Python is making waves on Wall Street. With a capital P, Python refers to a programming language, just like Java or C++. It is a fully open-source language, and its most recent release boosts a very clean design. Since its creation nearly thirty years ago, Python has accumulated many data science libraries. These are some of the reasons that make it a favorite in Rapid Application Development and artificial intelligence.
Python also happens to be easy to learn, which is why we’re seeing more people who don’t have technical backgrounds using it to get their work done. Take, for example, the financial sector, where quants (aka quantitative analysts) gather and analyze data to project risks and decide how much investments are worth.
Thanks to developments in data storage and retrieval, quants today benefit from a giant, readily available amount of data - magnitudes more than analysts had at hand 20 years ago. Rather than sort through it all on their own, savvy quants will create programs to process this data. Letting the computer do what it does best - crunch the numbers - will generate accurate models in a fraction of the time it would take a person to do the same activity, without the risk of human error.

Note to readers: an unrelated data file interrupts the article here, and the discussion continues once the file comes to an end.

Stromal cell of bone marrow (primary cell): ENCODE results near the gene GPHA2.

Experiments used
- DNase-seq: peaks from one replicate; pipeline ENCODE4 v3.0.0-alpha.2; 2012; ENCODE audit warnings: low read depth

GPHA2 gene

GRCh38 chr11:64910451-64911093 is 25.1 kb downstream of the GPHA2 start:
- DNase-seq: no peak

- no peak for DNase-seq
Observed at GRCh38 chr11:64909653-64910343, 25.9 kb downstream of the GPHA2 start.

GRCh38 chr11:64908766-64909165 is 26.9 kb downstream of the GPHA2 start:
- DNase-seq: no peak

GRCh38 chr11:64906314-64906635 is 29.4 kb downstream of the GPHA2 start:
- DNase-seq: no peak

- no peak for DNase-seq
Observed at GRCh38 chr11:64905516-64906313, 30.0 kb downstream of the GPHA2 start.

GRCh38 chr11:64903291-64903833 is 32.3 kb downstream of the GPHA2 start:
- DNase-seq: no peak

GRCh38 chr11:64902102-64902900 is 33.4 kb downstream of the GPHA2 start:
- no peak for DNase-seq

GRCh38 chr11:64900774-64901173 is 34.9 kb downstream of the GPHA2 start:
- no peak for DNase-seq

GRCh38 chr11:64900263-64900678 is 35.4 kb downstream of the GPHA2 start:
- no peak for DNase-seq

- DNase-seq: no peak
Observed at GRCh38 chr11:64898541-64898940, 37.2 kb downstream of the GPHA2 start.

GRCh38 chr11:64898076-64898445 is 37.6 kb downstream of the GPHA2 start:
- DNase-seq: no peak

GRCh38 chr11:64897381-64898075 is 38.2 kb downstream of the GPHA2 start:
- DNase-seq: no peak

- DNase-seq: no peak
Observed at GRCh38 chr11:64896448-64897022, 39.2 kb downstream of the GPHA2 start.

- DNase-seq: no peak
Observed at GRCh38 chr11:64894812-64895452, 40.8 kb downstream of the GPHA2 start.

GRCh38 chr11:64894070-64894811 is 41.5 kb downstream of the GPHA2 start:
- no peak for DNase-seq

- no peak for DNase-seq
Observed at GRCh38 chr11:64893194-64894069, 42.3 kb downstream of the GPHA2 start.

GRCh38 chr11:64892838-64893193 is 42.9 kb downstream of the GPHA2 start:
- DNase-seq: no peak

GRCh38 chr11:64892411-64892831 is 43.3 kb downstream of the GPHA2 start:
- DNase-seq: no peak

So how does someone with a background in finance all of a sudden start writing software? Python was developed to be so user-friendly that, with a basic level of technical literacy and a willingness to learn, most people have no trouble picking it up in a few weeks. There is a large community of supportive Python users online, and plenty of free resources available to help people start using this language to build their own applications.
As we increasingly rely on software to do our jobs, more software users are going to take the plunge and learn how to develop software - even if at a small scale - to meet the needs of their industry. Looking for ways to put your employees in the driver’s seat and get more done with software? Contact the computer scientists at XorFox for a free consultation.